Cod are also caught as a by-catch in mixed fisheries, such as haddock, whiting, flatfish, shrimp and prawn fisheries.
The situation is so serious that ICES is recommending these fisheries as well as the cod fishery itself should be closed unless they can demonstrate that they are not causing a cod by-catch.
In fisheries where cod comprises solely an incidental catch, there should be stringent restrictions on the catch and discard rates of cod, the council said, and called for effective monitoring of compliance with those restrictions.
The advice of ICES' Advisory Committee on Fisheries Management forms the main scientific input to European Union ministers' annual round of bargaining over total allowable catches and national quotas, which this year threaten to be even more acrimonious than usual.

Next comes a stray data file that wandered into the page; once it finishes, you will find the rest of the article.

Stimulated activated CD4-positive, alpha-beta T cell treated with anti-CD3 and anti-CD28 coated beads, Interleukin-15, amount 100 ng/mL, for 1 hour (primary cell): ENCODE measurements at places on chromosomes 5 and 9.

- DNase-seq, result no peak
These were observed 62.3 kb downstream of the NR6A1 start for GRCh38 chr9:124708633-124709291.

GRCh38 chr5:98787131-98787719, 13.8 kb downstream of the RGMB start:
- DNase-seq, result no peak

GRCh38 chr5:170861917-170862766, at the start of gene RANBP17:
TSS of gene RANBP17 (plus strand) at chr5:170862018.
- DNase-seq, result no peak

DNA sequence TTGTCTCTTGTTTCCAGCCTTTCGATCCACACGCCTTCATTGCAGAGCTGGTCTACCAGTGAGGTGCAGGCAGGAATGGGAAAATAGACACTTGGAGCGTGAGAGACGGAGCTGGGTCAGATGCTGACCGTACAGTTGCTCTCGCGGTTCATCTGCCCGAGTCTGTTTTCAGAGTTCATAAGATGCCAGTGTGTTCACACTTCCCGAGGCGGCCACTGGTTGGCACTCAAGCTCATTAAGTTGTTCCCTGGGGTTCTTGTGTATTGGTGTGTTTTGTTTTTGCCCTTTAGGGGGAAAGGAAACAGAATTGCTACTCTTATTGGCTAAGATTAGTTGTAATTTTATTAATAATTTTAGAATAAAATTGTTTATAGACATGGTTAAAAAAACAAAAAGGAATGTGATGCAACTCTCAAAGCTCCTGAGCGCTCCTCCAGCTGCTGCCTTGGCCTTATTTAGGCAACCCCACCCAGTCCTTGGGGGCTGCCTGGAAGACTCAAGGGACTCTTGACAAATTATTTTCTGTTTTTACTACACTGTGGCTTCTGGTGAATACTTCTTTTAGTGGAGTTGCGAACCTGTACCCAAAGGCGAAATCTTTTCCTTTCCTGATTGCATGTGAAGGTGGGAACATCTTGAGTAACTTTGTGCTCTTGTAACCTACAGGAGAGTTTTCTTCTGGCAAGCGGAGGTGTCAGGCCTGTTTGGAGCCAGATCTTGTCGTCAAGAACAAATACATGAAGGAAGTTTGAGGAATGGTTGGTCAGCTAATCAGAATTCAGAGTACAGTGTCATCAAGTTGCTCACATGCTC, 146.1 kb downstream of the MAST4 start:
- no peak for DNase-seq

Stocks of several other commercially caught fish species, such as hake, whiting, eel and plaice, are also close to or outside safe biological limits in some sea areas, the ICES report concludes.
The council blames a method of catching fish using large pelagic, deep sea, trawls that capture all marine life in their path for the sharp decline in cod.
The pelagic fishery targets cod during the summer now, opening a whole new season. The smaller trawling vessels that once dominated the cod fishery targeted spawning cod in spring and juvenile cod in autumn and winter.
Europeans need only look across the North Atlantic
to see what could be in store for their cod fishery.
In 1992, the collapse of the cod stocks off the east
coast of Newfoundland forced the Canadian
government to close the fishery. Over 40,000 people
lost their jobs.
Once the most productive cod fishing area in the
northwest Atlantic, the cod fishery off southern
Labrador and to the east of Newfoundland yielded
an estimated annual catch of 250,000 tons for more
than 100 years before the mid-1950s.